One of my favorite things to do on a leisurely weekend or holiday afternoon is tune the radio to a show about food, and cook something I don’t usually have the time for, like the 4-hour pork stew I made on Friday. The online archive of the Splendid Table does just the trick when my local NPR station isn’t playing something appropriate.
For inspiration on what to cook, or just to read for fun, read about NPR’s cookbook picks for this season. Each cookbook description includes a link to one recipe (free!) from the book . Titles held at the Ann Arbor District Library are:
Baking: From My Home to Yours by Dorie Greenspan includes more than 300 recipes for delicious desserts, including Devil’s Food White-Out Cake, which is pictured on the cover. Greenspan has also written three other books in our collection: Baking with Julia, Desserts by Pierre Hermé, and, my favorite title of the day, Pancakes: From Morning to Midnight.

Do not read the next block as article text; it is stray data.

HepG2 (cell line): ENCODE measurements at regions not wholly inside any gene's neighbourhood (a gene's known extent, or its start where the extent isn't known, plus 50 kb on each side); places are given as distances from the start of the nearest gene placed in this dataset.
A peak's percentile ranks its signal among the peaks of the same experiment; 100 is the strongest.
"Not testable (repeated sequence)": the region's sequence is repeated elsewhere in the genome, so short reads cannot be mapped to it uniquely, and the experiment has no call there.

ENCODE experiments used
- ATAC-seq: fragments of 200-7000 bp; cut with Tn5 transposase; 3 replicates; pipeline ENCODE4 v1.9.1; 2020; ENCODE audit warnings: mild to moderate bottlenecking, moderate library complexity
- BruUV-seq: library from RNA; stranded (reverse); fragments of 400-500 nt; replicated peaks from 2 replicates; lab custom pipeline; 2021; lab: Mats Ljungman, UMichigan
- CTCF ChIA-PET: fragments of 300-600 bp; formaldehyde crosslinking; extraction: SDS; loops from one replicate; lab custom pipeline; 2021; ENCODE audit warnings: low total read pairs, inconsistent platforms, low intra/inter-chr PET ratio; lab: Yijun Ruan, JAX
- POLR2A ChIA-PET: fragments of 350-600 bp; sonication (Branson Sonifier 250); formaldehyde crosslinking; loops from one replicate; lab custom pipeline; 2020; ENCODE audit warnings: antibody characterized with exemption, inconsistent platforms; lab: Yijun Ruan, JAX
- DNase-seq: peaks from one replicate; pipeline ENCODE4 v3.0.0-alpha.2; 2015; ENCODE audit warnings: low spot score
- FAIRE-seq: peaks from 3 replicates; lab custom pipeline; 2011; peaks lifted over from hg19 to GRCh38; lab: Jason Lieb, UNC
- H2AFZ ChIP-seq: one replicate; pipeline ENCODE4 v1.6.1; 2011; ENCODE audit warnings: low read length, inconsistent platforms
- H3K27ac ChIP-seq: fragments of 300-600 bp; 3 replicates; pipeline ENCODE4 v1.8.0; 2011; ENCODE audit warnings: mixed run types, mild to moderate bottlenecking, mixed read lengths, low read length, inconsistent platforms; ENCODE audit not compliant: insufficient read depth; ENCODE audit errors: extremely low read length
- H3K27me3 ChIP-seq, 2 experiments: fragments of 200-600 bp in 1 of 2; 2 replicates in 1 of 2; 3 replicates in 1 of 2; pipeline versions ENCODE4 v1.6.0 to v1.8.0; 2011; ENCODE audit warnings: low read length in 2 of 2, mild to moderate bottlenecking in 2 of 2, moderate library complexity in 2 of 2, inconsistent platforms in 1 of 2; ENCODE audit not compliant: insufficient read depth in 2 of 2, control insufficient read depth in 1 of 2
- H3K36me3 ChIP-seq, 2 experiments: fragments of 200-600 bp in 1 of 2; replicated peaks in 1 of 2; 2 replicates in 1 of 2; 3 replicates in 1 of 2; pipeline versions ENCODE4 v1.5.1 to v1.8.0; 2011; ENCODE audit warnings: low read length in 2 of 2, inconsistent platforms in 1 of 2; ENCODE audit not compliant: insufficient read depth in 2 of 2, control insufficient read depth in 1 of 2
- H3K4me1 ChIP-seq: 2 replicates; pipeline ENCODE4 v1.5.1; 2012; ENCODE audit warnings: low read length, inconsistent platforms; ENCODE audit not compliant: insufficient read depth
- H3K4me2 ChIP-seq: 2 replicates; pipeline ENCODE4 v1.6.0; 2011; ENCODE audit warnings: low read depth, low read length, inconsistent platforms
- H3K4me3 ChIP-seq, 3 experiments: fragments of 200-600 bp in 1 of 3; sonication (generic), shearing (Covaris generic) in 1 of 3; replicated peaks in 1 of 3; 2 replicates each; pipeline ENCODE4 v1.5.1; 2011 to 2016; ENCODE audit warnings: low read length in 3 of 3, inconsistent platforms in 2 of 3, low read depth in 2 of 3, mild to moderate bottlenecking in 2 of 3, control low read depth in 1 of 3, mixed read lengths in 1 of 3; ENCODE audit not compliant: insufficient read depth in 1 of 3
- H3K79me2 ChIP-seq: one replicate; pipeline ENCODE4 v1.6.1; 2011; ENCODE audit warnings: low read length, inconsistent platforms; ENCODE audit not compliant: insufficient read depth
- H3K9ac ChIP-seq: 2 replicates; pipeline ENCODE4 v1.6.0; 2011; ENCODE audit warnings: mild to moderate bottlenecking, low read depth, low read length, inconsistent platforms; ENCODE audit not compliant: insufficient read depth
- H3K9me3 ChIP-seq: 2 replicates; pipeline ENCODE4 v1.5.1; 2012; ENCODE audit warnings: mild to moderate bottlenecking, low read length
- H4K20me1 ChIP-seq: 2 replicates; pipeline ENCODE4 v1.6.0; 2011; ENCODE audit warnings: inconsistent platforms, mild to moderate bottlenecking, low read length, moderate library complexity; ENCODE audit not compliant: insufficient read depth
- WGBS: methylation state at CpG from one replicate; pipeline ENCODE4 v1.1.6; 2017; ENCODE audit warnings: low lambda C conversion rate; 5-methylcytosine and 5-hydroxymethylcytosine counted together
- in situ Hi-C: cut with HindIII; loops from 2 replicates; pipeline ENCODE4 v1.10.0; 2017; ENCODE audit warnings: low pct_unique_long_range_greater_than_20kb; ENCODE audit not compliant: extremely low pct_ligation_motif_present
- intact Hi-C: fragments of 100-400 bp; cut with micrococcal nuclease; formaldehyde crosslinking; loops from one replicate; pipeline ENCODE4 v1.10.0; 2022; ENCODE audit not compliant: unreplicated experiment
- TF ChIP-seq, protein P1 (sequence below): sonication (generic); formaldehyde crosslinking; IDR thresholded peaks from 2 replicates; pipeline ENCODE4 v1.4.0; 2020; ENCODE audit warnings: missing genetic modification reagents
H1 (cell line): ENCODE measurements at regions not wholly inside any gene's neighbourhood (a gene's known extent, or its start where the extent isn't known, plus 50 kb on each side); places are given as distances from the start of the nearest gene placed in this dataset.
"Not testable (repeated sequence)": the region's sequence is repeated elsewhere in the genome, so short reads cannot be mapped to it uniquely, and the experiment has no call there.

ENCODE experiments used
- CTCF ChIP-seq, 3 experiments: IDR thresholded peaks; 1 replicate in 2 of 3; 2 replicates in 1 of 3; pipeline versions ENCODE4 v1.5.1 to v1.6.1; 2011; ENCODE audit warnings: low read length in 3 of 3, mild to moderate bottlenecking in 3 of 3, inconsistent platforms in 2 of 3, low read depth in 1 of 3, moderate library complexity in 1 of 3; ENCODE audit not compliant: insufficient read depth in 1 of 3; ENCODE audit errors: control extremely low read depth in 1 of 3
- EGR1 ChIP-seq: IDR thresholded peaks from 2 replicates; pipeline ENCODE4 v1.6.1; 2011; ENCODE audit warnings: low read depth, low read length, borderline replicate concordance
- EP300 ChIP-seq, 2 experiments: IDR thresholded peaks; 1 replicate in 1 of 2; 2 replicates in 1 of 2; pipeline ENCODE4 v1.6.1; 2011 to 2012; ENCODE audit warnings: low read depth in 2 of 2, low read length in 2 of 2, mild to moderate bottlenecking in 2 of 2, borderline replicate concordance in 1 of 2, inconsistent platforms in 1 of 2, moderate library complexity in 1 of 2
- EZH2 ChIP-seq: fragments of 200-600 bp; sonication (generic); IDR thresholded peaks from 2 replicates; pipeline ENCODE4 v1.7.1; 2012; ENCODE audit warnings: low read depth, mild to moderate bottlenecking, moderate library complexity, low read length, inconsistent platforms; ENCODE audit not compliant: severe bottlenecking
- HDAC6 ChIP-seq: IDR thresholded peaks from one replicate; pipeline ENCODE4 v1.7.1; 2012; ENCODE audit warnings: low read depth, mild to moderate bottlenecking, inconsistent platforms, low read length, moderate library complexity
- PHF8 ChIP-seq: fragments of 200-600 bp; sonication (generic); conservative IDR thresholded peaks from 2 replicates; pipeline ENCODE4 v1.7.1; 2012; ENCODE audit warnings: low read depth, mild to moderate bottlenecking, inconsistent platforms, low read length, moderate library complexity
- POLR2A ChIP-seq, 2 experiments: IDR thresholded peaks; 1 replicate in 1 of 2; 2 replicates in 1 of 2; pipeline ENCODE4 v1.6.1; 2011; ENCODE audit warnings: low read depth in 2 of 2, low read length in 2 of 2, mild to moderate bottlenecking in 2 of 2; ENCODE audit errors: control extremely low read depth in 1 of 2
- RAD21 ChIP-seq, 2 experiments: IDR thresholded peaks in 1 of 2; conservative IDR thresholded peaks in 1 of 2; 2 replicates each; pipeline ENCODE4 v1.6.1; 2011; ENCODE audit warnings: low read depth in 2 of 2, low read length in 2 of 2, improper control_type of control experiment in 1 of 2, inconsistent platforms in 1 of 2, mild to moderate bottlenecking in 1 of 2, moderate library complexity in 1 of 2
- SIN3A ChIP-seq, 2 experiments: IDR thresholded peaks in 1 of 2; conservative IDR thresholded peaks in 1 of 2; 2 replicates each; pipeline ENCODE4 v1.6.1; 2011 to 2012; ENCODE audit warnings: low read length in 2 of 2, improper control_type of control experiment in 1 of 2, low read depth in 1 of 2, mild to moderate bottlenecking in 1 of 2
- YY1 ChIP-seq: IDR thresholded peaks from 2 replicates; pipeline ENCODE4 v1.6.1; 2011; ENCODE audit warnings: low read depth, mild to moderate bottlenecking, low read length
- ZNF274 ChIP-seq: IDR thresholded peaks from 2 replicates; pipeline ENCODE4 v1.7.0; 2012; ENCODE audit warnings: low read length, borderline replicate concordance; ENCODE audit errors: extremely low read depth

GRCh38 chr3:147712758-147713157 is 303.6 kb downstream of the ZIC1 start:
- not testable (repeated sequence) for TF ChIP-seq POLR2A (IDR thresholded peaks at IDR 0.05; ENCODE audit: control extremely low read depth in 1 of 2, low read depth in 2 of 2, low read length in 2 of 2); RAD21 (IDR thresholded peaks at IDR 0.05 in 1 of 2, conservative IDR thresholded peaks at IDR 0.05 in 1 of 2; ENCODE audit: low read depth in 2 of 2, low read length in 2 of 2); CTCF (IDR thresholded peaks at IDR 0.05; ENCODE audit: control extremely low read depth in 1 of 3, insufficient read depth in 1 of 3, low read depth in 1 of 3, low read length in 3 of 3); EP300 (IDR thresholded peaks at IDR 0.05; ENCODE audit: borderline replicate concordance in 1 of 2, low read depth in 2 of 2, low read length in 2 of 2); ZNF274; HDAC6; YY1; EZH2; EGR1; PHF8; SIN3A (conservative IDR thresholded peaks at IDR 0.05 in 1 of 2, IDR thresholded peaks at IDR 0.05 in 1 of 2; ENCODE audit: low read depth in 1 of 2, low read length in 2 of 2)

In Jamie's Italy by Jamie Oliver, see Italy through Jamie’s eyes, as he travels through the country, exploring what he calls “villagional” – variation in dishes that varies from village to village so much so that it is more than regional. You can take his recipe for pasta e ceci (pasta with chickpeas) for a test drive before checking out the book.
The King Arthur Flour Whole Grain Baking: Delicious Recipes Using Nutritious Whole Grains may not sound like a good source for the kind of decadence you usually associate with good baking, but be prepared to be proven wrong. The good folks at King Arthur are masters of great flavor, and in creating recipes for this cookbook, they said a decisive “no way” to any recipe that just “tastes good for whole grain.” Try out their Banana Chocolate Chip Squares for an example of some whole grain goodness that tastes great.
In Happy in the Kitchen, chef Michel Richard will make you drool, with gorgeous photos and this written record of what Arthur Boehm calls a “wonderfully playful cooking intelligence.” Recommended for serious amateurs and professional chefs, this book will provide useful tips while stretching your foodie imagination. There’s no free recipe link for this cookbook – you’ll just have to check it out at the library.